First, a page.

First, let’s discuss the inventor of the theorem before how we use it. Pythagoras of Samos is a very odd fellow but is very well known despite not have written anything in his lifetime so what we know about him comes from Historians and Philosophers. Though we know he was a Greek philosopher and mathematician mainly known for the Pythagorean Theorem that we all learned in 6th grade. (a2 + b2 = c2). His theorem states that that the square of the hypotenuse (c2) of a right triangle is equal to the two legs squared (a2 + b2). With the endless amounts of angles somehow making a 90 degree angle, you’d be surprised how often people use this theorem to solve everyday needs. It can easily be applied to architecture and construction, such as with building homes that have a triangular-life roof tops or gables though it is only applied when it is with a 90 degree angle, of course, as the rule still applies. The theorem can also be used to find the location of two points, which is why it also plays a part in navigation. When a triangulation is in a 90 degree angle, a certain location can be pinpointed. Cell phones can be traced using this triangulation method and also automobile navigation. This method can also be used with a compass to find your current geographical location. NASA also uses this method to trace spacecrafts and sends a signal out to them which, in turn, bounces the signal back and triangulation uses these figures to calculate the spacecraft’s position. Geologists also use the Pythagorean Theorem to track earthquake activity. Earthquakes make two different types of waves, one being slower and longer than the other. If they triangulate the distance travelled by the faster waves by the slower ones then the geologists can determine the source or centre of the earthquake. Triangulation can also be used in Forensic Investigations to find out the path of a shot bullet. This can help the police by showing the...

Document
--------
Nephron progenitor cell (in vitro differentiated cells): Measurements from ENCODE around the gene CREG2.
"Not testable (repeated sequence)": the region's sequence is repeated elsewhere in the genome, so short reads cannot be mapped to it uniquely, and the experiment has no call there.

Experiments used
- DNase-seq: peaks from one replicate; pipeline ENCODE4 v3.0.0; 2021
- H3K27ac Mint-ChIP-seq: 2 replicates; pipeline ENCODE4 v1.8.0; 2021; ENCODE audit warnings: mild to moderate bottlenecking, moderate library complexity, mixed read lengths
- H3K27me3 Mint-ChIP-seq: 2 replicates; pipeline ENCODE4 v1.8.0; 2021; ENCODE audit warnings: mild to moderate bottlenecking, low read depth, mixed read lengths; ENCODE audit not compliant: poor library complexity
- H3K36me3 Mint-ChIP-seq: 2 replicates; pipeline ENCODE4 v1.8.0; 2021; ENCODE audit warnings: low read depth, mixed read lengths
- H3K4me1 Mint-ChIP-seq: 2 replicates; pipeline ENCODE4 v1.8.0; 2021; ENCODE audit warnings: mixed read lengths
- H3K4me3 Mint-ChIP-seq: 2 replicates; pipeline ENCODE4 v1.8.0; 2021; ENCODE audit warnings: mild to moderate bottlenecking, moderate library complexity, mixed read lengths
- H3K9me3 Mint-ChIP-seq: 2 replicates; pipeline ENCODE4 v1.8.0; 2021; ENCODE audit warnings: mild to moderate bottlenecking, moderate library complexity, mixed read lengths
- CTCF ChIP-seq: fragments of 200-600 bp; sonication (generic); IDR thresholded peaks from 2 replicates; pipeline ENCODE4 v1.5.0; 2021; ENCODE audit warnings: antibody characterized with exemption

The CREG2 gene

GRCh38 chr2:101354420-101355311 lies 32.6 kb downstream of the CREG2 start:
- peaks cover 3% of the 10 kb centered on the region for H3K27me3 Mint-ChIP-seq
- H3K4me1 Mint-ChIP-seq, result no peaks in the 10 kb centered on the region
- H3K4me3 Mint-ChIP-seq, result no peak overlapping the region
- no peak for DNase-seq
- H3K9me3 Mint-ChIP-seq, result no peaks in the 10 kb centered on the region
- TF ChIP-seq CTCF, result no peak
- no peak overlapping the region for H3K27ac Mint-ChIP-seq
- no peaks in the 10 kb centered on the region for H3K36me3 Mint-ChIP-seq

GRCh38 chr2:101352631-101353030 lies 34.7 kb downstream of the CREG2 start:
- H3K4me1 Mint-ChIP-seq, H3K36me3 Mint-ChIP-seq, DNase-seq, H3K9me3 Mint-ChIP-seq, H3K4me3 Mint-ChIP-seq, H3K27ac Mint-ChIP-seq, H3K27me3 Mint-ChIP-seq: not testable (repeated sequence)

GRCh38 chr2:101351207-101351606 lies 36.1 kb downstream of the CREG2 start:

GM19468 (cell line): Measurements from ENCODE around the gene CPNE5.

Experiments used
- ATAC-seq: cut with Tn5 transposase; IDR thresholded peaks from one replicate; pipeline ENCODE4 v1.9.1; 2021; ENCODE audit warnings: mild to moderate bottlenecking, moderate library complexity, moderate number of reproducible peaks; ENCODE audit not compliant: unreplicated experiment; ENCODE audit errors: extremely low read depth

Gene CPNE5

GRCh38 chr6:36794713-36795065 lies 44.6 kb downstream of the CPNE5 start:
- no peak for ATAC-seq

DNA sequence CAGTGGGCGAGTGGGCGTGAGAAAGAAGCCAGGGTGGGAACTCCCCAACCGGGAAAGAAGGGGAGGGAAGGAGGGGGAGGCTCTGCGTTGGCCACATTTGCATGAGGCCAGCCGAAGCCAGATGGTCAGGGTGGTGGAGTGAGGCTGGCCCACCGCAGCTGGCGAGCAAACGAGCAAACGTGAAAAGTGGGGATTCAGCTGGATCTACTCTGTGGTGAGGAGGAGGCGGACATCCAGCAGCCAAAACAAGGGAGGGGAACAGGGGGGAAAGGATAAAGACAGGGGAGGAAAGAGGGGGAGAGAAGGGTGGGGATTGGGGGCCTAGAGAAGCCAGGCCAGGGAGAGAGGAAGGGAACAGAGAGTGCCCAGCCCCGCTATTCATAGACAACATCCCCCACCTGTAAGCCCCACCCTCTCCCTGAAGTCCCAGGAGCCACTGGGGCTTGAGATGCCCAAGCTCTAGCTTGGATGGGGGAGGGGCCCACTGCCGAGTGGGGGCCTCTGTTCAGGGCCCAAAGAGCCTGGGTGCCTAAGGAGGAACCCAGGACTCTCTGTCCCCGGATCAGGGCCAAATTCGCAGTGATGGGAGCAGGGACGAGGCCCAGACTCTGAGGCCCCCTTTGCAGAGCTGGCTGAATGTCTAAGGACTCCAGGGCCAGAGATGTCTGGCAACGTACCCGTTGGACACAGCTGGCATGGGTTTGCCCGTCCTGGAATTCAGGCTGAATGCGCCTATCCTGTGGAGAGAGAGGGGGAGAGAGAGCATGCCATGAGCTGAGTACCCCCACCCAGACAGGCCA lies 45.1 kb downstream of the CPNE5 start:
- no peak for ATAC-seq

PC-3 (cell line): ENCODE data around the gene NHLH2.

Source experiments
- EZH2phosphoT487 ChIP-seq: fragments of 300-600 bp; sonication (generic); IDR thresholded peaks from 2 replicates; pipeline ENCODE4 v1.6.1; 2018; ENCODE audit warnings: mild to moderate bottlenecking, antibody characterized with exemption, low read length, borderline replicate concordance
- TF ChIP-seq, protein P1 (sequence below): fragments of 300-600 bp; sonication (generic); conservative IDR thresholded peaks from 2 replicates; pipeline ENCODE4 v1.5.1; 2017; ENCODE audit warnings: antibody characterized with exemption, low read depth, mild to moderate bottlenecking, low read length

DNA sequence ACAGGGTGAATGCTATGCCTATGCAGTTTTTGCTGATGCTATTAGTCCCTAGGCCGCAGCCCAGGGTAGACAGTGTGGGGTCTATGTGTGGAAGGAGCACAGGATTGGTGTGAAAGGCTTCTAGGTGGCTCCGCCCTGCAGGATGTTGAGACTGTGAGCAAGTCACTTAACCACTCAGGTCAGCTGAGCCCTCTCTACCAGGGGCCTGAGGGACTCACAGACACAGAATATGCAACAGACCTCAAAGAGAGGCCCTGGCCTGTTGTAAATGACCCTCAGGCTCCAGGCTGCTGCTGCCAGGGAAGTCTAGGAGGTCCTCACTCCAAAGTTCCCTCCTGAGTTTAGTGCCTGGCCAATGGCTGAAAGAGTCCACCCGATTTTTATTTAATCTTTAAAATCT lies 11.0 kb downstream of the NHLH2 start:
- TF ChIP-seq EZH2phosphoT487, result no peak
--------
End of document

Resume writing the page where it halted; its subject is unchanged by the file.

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# Using the Pythagorean Theorem in Everyday Life

- By kricks
- November 2012
- 531 Words
- 12 Views

First, let’s discuss the inventor of the theorem before how we use it. Pythagoras of Samos is a very odd fellow but is very well known despite not have written anything in his lifetime so what we know about him comes from Historians and Philosophers. Though we know he was a Greek philosopher and mathematician mainly known for the Pythagorean Theorem that we all learned in 6th grade. (a2 + b2 = c2). His theorem states that that the square of the hypotenuse (c2) of a right triangle is equal to the two legs squared (a2 + b2). With the endless amounts of angles somehow making a 90 degree angle, you’d be surprised how often people use this theorem to solve everyday needs. It can easily be applied to architecture and construction, such as with building homes that have a triangular-life roof tops or gables though it is only applied when it is with a 90 degree angle, of course, as the rule still applies. The theorem can also be used to find the location of two points, which is why it also plays a part in navigation. When a triangulation is in a 90 degree angle, a certain location can be pinpointed. Cell phones can be traced using this triangulation method and also automobile navigation. This method can also be used with a compass to find your current geographical location. NASA also uses this method to trace spacecrafts and sends a signal out to them which, in turn, bounces the signal back and triangulation uses these figures to calculate the spacecraft’s position. Geologists also use the Pythagorean Theorem to track earthquake activity. Earthquakes make two different types of waves, one being slower and longer than the other. If they triangulate the distance travelled by the faster waves by the slower ones then the geologists can determine the source or centre of the earthquake. Triangulation can also be used in Forensic Investigations to find out the path of a shot bullet. This can help the police by showing the...

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